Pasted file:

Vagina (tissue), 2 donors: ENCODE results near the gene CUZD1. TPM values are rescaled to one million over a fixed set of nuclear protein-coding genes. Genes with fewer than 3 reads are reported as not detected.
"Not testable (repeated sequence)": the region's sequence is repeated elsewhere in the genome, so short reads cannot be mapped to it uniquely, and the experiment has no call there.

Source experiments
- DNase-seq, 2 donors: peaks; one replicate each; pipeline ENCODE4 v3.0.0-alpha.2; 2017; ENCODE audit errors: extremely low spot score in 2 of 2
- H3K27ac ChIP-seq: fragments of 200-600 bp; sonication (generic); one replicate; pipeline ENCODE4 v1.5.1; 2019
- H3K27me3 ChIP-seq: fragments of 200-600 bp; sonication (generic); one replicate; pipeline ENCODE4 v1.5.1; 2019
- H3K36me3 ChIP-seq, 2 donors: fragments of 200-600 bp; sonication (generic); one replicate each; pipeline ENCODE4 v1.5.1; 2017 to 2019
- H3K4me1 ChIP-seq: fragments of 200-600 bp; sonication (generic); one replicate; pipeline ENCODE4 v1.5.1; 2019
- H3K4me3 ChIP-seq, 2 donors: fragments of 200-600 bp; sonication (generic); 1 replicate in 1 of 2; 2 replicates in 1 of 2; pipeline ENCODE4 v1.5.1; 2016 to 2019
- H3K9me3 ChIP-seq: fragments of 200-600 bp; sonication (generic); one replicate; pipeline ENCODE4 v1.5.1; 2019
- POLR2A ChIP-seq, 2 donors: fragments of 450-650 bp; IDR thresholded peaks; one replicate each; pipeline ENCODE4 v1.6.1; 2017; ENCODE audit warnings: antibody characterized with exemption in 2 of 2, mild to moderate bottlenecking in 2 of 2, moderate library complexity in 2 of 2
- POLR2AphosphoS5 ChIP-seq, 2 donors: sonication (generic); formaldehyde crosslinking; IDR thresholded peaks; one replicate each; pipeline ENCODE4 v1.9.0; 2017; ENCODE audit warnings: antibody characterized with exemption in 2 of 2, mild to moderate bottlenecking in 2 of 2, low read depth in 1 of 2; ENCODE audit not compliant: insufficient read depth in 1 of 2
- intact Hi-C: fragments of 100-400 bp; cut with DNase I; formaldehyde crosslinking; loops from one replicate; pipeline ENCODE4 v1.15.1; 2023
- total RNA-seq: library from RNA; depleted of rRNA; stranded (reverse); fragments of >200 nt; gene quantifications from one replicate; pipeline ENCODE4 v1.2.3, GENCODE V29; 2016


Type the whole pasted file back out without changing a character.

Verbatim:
Vagina (tissue), 2 donors: ENCODE results near the gene CUZD1. TPM values are rescaled to one million over a fixed set of nuclear protein-coding genes. Genes with fewer than 3 reads are reported as not detected.
"Not testable (repeated sequence)": the region's sequence is repeated elsewhere in the genome, so short reads cannot be mapped to it uniquely, and the experiment has no call there.

Source experiments
- DNase-seq, 2 donors: peaks; one replicate each; pipeline ENCODE4 v3.0.0-alpha.2; 2017; ENCODE audit errors: extremely low spot score in 2 of 2
- H3K27ac ChIP-seq: fragments of 200-600 bp; sonication (generic); one replicate; pipeline ENCODE4 v1.5.1; 2019
- H3K27me3 ChIP-seq: fragments of 200-600 bp; sonication (generic); one replicate; pipeline ENCODE4 v1.5.1; 2019
- H3K36me3 ChIP-seq, 2 donors: fragments of 200-600 bp; sonication (generic); one replicate each; pipeline ENCODE4 v1.5.1; 2017 to 2019
- H3K4me1 ChIP-seq: fragments of 200-600 bp; sonication (generic); one replicate; pipeline ENCODE4 v1.5.1; 2019
- H3K4me3 ChIP-seq, 2 donors: fragments of 200-600 bp; sonication (generic); 1 replicate in 1 of 2; 2 replicates in 1 of 2; pipeline ENCODE4 v1.5.1; 2016 to 2019
- H3K9me3 ChIP-seq: fragments of 200-600 bp; sonication (generic); one replicate; pipeline ENCODE4 v1.5.1; 2019
- POLR2A ChIP-seq, 2 donors: fragments of 450-650 bp; IDR thresholded peaks; one replicate each; pipeline ENCODE4 v1.6.1; 2017; ENCODE audit warnings: antibody characterized with exemption in 2 of 2, mild to moderate bottlenecking in 2 of 2, moderate library complexity in 2 of 2
- POLR2AphosphoS5 ChIP-seq, 2 donors: sonication (generic); formaldehyde crosslinking; IDR thresholded peaks; one replicate each; pipeline ENCODE4 v1.9.0; 2017; ENCODE audit warnings: antibody characterized with exemption in 2 of 2, mild to moderate bottlenecking in 2 of 2, low read depth in 1 of 2; ENCODE audit not compliant: insufficient read depth in 1 of 2
- intact Hi-C: fragments of 100-400 bp; cut with DNase I; formaldehyde crosslinking; loops from one replicate; pipeline ENCODE4 v1.15.1; 2023
- total RNA-seq: library from RNA; depleted of rRNA; stranded (reverse); fragments of >200 nt; gene quantifications from one replicate; pipeline ENCODE4 v1.2.3, GENCODE V29; 2016